ROCKY IV, Sylvester Stallone, 1985, © MGM / Courtesy: Everett Collection

Tiger Blood

The 10 Most Fist-Pumping Songs From the Rocky Movies

Get pumped with an all-day Rocky movie marathon Saturday, August 20th on IFC.

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Photo Credit: MGM/ Courtesy: Everett Collection.

Whether it’s in the gym or at our cubicle, Rocky has been inspiring all of us to take it to the max since 1976. And a big part of the underdog boxer’s success is the many great songs that have been featured on the Rocky movie soundtracks.

Before you catch IFC’s Rocky movie marathon, raise your fists high with 10 rousing songs that inspire the fighter in all of us.

10. “Keep it Up,” Snap! (Rocky V)

You’re forgiven if you don’t remember the Rocky V soundtrack, which featured a forgettable MC Hammer track (“That’s What I Said“) where the parachute-pants wearing rapper basically repeats “Hammertime!” and “Can’t Touch This” over a lackluster beat. But if you’re looking for a solid early ’90s workout jam, you could do worse than “Keep It Up” from the Eurodance outfit Snap!. Sure, it’s pretty much a carbon copy of their far superior hit “The Power,” but this is Rocky V we’re talking about. “Passable” should be one of its IMDB keywords.


9. “Last Breath,” Future (Creed)

The 2015 hit Creed carried the Rocky soundtrack torch proudly, offering up a healthy mix of rousing hip-hop and R&B. “Last Breath,” from frequent Drake collaborate Future, lifts elements of Bill Conti’s iconic Rocky theme to create a propulsive hip hop track that, like the film it comes from, pays tribute to past greats while also sounding like the (pun ahead!) future.


8. “Double or Nothing,” Kenny Loggins and Gladys Knight (Rocky IV)

’80s soundtrack king Kenny “Footloose” Loggins teamed up with Gladys Knight for this catchy midtempo number. On the scale of Loggins soundtrack hits, this one is no “Danger Zone.” It’s not even “Nobody’s Fool” from Caddyshack II. But it’ll still get the job done when you’re going double or nothing on the treadmill.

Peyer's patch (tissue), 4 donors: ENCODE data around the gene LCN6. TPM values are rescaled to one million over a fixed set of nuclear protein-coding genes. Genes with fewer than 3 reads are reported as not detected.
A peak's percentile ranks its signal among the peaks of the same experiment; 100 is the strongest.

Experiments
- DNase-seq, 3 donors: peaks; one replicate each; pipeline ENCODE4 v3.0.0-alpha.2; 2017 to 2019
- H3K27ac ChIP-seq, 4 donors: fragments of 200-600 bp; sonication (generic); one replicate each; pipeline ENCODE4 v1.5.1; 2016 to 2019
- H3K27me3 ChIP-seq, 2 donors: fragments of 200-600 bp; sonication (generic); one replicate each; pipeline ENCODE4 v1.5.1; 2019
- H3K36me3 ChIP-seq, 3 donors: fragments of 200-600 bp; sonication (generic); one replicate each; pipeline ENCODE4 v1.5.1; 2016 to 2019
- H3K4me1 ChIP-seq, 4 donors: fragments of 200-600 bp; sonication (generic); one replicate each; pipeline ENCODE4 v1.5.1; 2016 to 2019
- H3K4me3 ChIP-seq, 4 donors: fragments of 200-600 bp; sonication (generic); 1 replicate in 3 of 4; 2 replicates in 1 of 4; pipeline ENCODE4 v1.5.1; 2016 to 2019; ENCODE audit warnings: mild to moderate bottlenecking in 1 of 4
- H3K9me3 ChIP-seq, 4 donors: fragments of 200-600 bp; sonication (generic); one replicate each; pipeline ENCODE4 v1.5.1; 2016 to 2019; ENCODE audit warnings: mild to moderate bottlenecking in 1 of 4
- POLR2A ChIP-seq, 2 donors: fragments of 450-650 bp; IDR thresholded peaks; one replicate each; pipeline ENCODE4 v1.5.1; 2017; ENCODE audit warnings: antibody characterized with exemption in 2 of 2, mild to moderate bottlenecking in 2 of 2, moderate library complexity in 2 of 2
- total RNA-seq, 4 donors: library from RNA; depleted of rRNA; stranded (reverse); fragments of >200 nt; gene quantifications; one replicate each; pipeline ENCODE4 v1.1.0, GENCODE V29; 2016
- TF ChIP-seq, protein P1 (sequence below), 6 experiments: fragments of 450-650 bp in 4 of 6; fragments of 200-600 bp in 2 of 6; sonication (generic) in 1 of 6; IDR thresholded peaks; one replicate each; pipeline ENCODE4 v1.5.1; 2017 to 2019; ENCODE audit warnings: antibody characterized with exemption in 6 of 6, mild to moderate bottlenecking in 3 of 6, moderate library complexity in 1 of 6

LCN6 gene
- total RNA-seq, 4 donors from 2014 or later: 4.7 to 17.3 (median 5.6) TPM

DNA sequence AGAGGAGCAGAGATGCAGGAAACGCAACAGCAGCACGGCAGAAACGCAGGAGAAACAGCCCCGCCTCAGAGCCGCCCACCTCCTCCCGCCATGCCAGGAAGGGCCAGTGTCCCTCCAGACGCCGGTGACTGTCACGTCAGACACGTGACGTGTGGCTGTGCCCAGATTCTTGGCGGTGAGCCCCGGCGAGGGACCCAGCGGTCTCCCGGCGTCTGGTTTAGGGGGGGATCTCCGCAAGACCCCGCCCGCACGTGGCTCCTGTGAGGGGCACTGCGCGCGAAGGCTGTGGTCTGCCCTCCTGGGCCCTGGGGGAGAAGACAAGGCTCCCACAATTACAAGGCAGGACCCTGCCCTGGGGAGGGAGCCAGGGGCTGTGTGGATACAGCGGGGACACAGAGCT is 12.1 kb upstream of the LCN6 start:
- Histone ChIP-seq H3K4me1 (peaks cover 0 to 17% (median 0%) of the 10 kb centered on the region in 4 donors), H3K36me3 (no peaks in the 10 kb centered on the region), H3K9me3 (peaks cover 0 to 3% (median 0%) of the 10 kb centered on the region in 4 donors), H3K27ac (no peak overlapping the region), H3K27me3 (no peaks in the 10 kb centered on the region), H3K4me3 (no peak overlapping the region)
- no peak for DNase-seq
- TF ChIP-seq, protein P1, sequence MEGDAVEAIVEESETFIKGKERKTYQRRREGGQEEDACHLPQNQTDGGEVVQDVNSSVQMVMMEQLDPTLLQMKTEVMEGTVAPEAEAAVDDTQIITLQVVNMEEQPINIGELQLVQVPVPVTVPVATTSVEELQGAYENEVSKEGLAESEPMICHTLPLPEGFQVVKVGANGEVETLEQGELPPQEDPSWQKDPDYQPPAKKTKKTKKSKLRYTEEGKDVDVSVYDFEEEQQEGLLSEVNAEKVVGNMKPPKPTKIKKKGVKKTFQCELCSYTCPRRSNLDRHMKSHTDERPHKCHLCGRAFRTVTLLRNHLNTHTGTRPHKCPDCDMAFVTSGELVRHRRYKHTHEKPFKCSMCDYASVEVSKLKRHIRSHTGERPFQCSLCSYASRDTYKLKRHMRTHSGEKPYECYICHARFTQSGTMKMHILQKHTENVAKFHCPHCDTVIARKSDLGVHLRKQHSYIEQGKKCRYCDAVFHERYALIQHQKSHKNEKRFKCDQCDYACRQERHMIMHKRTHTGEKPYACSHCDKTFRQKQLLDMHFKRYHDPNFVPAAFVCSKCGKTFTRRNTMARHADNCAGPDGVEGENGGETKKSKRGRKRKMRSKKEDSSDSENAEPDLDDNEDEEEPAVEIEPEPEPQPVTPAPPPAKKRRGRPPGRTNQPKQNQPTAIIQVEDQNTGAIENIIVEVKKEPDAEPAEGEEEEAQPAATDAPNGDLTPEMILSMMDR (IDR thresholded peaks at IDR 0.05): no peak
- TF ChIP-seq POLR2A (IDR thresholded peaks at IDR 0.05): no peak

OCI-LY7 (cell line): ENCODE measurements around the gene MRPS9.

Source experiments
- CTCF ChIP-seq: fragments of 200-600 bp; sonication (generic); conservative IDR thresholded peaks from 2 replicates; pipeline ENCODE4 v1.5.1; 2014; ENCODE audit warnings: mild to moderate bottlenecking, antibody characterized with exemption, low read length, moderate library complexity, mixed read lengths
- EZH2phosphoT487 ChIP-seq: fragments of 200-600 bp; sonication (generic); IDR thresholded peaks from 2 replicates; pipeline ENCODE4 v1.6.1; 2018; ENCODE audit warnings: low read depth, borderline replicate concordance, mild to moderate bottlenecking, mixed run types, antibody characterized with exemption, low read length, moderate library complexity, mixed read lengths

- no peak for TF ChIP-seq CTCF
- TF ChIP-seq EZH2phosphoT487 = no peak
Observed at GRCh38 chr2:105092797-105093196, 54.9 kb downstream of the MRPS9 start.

7. “Hearts on Fire,” John Cafferty (Rocky IV)

Stallone was such a fan of John Cafferty and the Beaver Brown Band (yes, that’s a real band), he used one of their songs in his 1986 actioner Cobra. Cafferty went solo for this synth-tastic Rocky IV track, which was cowritten by composer Vince Dicola. If ’80s synths are your jam, look no further.


6. “It’s a Fight,” Three 6 Mafia (Rocky Balboa)

The Rocky Balboa soundtrack featured music highlights from every Rocky soundtrack and a new song from rap group Three 6 Mafia. While it didn’t win an Oscar like the group’s hit “It’s Hard Out Here For a Pimp,” this track still gets the blood pumping. Too bad though. We would’ve liked to see Three 6 Mafia give an Oscar shout-out to ol’ Rocky.


5. “Lord Knows,” Meek Mill (Creed)

Another gem from the Creed soundtrack, this Meek Mill track was the perfect musical accompaniment to Adonis’ upward climb. In fact, the entire soundtrack is pretty great. Check out “Grip” from Creed star Tessa Thompson for a relaxing cool down after you’ve gone several rounds in the ring or in rush hour traffic.